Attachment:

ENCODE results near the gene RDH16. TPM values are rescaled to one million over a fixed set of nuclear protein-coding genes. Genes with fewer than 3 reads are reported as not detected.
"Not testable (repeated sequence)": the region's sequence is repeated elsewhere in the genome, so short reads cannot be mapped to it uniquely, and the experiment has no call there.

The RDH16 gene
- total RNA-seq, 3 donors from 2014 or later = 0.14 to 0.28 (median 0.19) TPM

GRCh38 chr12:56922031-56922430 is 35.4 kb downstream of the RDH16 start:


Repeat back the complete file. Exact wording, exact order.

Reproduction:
ENCODE results near the gene RDH16. TPM values are rescaled to one million over a fixed set of nuclear protein-coding genes. Genes with fewer than 3 reads are reported as not detected.
"Not testable (repeated sequence)": the region's sequence is repeated elsewhere in the genome, so short reads cannot be mapped to it uniquely, and the experiment has no call there.

The RDH16 gene
- total RNA-seq, 3 donors from 2014 or later = 0.14 to 0.28 (median 0.19) TPM

GRCh38 chr12:56922031-56922430 is 35.4 kb downstream of the RDH16 start: